Flower Pistil: Definition & Function

Flower Pistil: Definition & Function
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  • 0:00 Definition of Flower Pistil
  • 0:45 How Does it All Work?
  • 2:53 Lesson Summary
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Lesson Transcript
Instructor: Terry Dunn

Terry has a master's degree in environmental communications and has taught in a variety of settings.

While flowers might look like they are just for show, they are actually important in plant reproduction. One of the most important reproductive elements a flower is the pistil. Here you will learn what a pistil is and what it does.

Definition of Flower Pistil

What if you were hired by a plant to advertise its readiness to reproduce? Since giving it an online dating profile wouldn't really be an option, you might try a more old-school tactic -- dressing it up to make it look nice. But in the plant world, that 'dressing' already exists. It's called a flower, and it houses the important reproductive parts of the plant, including the pistil.

Flower diagram

The pistil is the female part of the flower, and it's actually made up of several parts, usually arranged in the shape of a bottle. The stigma is the flat, sticky top. The stalk that extends below the stigma is called a style. Finally, at the bottom is the ovary, the swollen base where the style attaches. The ovary contains the ovules, which are the immature seeds, waiting to be fertilized.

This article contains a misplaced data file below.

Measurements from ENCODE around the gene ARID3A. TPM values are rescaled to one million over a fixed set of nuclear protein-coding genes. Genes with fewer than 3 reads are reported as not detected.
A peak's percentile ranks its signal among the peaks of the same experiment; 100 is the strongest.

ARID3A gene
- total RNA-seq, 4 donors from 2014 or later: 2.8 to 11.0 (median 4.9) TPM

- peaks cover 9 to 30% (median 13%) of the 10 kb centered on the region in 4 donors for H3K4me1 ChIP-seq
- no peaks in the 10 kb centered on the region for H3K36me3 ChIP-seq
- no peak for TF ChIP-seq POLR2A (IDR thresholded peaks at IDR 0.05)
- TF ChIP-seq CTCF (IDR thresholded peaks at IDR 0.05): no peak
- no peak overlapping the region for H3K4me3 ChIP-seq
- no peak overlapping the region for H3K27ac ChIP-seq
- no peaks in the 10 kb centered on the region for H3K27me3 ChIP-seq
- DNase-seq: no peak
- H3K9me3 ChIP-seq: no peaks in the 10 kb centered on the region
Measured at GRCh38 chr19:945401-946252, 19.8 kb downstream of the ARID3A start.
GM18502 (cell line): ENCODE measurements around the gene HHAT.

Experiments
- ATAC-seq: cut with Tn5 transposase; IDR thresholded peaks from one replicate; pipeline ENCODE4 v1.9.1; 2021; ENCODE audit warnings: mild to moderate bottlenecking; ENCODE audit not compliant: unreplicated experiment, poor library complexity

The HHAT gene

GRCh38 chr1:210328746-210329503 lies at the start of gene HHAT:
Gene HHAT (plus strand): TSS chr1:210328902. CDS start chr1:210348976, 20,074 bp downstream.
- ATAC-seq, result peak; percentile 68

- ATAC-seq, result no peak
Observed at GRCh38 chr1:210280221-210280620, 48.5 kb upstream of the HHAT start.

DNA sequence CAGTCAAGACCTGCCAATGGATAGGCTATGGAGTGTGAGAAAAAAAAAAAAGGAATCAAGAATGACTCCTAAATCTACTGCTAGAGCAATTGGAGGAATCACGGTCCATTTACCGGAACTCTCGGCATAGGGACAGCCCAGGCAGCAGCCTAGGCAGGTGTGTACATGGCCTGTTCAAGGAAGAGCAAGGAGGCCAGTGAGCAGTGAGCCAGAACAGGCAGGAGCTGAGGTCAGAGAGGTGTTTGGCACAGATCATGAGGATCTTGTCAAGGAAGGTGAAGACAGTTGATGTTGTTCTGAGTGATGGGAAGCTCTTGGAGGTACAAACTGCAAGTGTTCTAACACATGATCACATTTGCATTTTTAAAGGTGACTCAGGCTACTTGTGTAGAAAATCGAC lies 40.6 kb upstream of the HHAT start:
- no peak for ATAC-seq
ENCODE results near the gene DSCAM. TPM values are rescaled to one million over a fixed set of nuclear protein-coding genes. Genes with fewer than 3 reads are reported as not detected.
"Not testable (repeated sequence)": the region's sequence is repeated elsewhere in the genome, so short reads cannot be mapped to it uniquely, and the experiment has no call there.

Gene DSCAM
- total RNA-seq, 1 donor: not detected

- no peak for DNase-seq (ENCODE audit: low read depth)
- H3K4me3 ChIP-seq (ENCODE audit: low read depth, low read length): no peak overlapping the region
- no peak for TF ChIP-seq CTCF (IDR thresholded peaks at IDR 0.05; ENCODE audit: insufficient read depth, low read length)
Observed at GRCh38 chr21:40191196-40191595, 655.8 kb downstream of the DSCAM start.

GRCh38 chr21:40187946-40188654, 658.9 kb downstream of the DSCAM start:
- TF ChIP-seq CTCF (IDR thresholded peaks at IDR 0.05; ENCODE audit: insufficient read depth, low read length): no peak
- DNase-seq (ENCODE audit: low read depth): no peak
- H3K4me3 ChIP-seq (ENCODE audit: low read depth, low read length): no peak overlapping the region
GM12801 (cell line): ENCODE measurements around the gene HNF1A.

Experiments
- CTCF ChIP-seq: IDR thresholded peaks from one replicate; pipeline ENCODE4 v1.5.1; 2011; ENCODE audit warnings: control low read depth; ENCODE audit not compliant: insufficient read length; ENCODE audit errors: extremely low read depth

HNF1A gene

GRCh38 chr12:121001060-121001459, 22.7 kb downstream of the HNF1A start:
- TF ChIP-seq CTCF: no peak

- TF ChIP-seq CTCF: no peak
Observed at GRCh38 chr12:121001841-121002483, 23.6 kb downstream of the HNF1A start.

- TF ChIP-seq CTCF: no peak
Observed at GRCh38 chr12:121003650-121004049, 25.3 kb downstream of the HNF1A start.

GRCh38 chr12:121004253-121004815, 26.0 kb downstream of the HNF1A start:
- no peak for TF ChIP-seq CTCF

How Does It All Work?

In order for fertilization to take place, flowers need the male parts as well. Stamens are the structures that hold the pollen. Pollen are the male gametes of a plant (gametes are basically the sperm cells of the plant that are used to fertilize the egg and create a zygote). The pollen then finds its way to the pistil and sticks to it -- the reason the stigma of the pistil is sticky is so the pollen will adhere to it and help fertilize the ovules.

Once the ovules are fertilized, they develop into a fruit. Some fruits are not even recognizable to us, but others, like apples, peaches, oranges, and tomatoes, are quite familiar. And, in each one are the seeds that used to be safely enclosed in the ovary of a flower.

Here's where it can get a bit strange, though. Many flowers have both the male and female parts (stamens and pistil). They are called perfect flowers. If fact, you often see the pistil in the middle, surrounded by a bunch of stamens. But, not all flowers have both parts. Some flowers have only female parts, and some flowers only have male parts. These are imperfect flowers. Often, these flowers are on different plants, but sometimes the two types of flowers are on the same plant. This is where pollinators such as bees and bats are key to spreading the pollen from a male flower to the stigma of a female flower. In some cases, wind does the job.

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